1%), and robbery (12.2%). The procedure for this study is broken up into three main components, receiving/gathering the data through ethical means, data analysis, and using the data to make the associations that provides solid evidence for the initial hypothesis as well as the others. The data used of this study was approved for the use of research purposes by the “Bureau of Prisons Institutional Review Board” since it was initially used by the prison during their “routine intake”.
There were 3039 male inmates whose information was considered for data intake, but 162 of them were removed due to not meeting the requirements of prison protocol. Of those who participated in the intake analysis, there was a subsample from the finalized group whose data also served in analysis for the other hypotheses, which allowed for more data on recidivism. The data was then used in correlation with the “Psychological Inventory of Criminal Thinking Styles” (PICTS) (Walters 1995) to create those associations between the criminal thinking styles, prior drug abuse, and the number of drugs abused by the participants. The PICTS provides both, reconstructed Reactive Criminal Thinking Score (Rrc) and the reconstructed Proactive Criminal Thinking Score (Prc).
The data was then separated to make individual correlations between reactive criminal styles and the six drugs of abuse, alcohol (313 abusers), marijuana (481 users), heroin (98 abusers), cocaine (261 abusers), methamphetamine (33 abusers), and PCP (85 abusers). The results provide an indication that the Rrc scores have a significant correlation with prior substance abuse when the effects produced by the alternative measures were controlled. The reactive criminal thinking was found to interpose the relationship between continuous recidivism and the history of prior drug abuse. Two “drug-criminal thinking correlations” were able to be collected for analysis, “specific (alcohol and cutoff, and marijuana with cognitive indolence) and global (heroin, cocaine, and amphetamine with cutoff, cognitive indolence, and discontinuity)”. This data implies that reactive criminal thinking plays an important position in the correlations between drug abuse and crime.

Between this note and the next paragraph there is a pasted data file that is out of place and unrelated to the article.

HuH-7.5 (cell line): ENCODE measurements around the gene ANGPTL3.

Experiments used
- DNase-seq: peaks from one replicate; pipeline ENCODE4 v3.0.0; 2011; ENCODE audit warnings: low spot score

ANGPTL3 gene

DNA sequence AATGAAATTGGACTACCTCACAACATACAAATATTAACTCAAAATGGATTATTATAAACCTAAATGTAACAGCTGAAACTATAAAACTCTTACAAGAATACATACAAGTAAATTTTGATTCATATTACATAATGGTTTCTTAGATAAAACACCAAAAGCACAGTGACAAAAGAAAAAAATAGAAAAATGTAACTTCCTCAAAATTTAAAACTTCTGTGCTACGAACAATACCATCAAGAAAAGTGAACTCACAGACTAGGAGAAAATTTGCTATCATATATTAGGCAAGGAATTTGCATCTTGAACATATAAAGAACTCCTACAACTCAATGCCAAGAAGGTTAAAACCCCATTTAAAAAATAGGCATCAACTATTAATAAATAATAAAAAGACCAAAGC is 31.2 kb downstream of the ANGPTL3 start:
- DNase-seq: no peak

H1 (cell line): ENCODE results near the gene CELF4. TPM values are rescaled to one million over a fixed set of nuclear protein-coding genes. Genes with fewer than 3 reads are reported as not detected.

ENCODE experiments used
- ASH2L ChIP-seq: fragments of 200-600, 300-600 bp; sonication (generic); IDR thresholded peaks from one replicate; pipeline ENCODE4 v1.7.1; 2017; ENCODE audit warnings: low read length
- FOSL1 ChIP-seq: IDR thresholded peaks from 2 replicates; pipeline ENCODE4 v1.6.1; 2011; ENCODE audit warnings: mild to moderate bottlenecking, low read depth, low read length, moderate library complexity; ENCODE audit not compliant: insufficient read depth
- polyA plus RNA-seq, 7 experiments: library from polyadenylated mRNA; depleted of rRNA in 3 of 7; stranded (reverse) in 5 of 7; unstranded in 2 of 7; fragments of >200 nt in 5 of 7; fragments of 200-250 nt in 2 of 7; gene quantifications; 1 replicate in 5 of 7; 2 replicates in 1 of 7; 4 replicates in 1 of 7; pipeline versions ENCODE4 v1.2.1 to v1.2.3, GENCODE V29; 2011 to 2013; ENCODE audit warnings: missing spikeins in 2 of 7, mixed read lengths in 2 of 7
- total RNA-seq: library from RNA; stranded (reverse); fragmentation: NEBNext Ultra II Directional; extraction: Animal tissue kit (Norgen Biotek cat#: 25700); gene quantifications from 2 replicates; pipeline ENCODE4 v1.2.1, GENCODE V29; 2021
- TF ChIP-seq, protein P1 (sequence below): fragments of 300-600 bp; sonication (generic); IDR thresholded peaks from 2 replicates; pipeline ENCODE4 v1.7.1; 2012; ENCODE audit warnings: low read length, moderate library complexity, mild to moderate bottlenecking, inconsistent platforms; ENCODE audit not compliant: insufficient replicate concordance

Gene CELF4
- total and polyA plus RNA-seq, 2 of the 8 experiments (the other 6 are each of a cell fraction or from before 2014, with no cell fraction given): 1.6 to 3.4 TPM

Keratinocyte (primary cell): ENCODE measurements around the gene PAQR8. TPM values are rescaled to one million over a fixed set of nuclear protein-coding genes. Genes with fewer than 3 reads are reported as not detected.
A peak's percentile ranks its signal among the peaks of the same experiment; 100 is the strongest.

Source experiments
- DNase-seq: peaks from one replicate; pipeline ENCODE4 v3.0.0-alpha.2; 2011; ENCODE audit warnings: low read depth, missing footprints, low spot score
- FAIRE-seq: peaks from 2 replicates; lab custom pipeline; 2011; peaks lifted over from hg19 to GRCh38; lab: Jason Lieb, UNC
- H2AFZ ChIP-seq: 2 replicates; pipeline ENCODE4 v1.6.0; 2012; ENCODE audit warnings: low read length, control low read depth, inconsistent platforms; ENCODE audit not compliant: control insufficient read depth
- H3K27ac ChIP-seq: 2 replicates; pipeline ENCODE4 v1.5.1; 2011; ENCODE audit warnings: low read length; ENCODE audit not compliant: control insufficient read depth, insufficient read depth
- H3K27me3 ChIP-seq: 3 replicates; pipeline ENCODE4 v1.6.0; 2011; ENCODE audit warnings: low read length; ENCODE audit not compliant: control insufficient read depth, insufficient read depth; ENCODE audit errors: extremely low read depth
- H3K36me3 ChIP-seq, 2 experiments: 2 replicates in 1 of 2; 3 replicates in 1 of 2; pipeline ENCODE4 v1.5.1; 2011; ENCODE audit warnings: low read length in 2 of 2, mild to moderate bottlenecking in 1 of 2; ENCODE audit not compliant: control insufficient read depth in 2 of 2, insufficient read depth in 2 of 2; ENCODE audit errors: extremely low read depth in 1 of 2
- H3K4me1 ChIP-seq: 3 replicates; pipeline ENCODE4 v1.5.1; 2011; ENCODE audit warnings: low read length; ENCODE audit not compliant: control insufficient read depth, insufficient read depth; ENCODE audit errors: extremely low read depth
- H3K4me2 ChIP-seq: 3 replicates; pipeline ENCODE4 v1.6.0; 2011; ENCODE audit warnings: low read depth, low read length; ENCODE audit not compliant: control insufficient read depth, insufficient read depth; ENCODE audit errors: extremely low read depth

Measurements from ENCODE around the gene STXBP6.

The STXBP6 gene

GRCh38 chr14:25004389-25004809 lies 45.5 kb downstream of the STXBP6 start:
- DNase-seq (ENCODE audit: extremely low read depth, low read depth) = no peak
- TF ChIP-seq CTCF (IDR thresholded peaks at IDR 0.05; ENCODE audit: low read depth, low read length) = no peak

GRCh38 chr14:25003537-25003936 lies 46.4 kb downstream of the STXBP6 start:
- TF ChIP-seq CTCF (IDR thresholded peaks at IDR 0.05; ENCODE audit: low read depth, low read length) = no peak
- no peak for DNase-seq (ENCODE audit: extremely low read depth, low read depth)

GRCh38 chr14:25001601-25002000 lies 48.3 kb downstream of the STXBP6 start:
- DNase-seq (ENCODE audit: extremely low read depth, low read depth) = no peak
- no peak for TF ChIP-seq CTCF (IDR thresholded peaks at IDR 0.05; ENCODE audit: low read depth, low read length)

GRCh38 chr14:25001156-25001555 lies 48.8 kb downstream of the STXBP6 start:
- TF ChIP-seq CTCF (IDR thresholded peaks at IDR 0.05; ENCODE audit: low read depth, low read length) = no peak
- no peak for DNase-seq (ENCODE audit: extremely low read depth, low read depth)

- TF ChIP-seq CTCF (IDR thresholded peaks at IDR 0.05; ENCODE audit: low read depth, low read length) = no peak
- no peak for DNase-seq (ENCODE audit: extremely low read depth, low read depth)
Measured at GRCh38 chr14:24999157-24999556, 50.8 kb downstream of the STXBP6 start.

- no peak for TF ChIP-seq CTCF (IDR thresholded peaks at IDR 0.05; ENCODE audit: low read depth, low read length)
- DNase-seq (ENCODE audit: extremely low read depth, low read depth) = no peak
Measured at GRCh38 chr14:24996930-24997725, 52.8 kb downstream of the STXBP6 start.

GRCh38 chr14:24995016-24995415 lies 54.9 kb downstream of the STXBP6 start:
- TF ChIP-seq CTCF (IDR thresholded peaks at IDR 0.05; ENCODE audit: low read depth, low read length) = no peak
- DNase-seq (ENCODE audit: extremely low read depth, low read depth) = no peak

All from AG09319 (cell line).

The main limitation comes from the data collected on prior drug abuse comes from the “substance abuse section” on the inmate’s presentence investigation report. This data was collected by inmate’s probation officer. However, that section was gathered by the inmate’s own self-report, which is based on a bias view of a criminal mind.
A more obvious limitation comes from the participants because of the strict male presence and the fact that, “nearly two thirds of whom are African American” (Walters 2012). The study is generalized towards African American male due to the lack of female, juvenile and offenders of other ethnic backgrounds presences. (Grella 2005) explores the causes of drug abuse in criminals since the purpose is to find the correlations “among the exposure to childhood abuse and traumatic events, adolescence conduct problems and drug abuse, and adult psychological distress and criminal behavior.